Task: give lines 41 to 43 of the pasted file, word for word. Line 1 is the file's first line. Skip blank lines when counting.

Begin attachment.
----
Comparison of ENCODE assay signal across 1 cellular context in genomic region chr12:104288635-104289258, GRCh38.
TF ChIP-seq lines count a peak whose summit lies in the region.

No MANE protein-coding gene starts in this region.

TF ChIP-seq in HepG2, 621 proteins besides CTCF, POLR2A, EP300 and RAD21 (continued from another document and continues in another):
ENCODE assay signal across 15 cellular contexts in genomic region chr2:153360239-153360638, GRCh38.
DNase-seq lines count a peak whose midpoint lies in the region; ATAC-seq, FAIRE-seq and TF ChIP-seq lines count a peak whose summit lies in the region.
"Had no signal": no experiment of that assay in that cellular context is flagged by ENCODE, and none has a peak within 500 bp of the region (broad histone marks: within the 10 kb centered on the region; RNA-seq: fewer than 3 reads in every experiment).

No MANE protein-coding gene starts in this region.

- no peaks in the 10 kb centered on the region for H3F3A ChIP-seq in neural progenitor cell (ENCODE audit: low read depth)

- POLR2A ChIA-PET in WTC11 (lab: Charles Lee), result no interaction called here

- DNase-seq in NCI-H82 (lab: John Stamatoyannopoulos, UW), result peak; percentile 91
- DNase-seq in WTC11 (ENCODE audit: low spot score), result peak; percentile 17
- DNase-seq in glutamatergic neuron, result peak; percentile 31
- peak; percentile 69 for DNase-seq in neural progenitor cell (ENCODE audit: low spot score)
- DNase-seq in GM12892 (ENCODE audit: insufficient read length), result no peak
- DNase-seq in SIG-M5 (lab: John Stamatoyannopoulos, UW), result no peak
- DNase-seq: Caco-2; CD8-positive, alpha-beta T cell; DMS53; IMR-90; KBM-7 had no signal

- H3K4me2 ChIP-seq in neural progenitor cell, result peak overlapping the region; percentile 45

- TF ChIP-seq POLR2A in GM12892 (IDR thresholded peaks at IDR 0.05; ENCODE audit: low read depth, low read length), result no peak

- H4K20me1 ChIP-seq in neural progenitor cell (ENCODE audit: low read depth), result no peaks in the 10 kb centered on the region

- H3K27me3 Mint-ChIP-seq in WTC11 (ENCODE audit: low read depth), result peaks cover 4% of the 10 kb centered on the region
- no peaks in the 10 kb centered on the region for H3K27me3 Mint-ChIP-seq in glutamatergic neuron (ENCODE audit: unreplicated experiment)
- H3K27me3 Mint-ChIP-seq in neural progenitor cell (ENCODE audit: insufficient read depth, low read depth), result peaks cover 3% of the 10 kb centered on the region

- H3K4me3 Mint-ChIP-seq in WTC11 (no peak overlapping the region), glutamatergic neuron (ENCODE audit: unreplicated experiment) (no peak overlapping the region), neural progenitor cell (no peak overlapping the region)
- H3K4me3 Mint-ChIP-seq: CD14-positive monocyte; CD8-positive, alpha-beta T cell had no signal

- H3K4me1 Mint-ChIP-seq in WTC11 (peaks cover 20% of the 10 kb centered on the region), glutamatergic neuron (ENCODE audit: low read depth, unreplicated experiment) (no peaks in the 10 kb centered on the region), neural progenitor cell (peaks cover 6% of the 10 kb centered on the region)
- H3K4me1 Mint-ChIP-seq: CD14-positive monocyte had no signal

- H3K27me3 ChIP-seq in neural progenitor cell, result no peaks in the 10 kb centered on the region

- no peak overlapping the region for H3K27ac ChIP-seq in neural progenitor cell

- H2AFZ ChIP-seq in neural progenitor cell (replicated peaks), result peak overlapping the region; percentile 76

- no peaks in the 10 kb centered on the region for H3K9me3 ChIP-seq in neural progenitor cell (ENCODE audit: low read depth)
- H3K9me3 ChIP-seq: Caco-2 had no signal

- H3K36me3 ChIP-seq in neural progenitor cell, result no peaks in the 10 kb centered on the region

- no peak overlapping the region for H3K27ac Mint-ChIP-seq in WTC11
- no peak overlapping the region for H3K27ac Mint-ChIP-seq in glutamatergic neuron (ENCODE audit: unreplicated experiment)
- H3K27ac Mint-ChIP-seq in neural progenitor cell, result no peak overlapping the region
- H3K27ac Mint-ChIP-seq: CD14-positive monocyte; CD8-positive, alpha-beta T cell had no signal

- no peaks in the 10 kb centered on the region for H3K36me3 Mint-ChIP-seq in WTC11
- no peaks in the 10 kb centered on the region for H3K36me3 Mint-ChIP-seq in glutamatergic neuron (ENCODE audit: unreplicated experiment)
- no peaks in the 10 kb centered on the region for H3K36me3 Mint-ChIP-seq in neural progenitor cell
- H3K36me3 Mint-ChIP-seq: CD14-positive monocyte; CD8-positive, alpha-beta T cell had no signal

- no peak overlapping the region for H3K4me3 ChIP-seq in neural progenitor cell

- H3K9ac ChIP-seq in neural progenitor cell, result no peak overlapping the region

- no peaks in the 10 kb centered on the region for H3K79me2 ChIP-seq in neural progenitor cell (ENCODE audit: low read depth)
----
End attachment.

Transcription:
- H3K36me3 Mint-ChIP-seq: CD14-positive monocyte; CD8-positive, alpha-beta T cell had no signal

- no peak overlapping the region for H3K4me3 ChIP-seq in neural progenitor cell

- H3K9ac ChIP-seq in neural progenitor cell, result no peak overlapping the region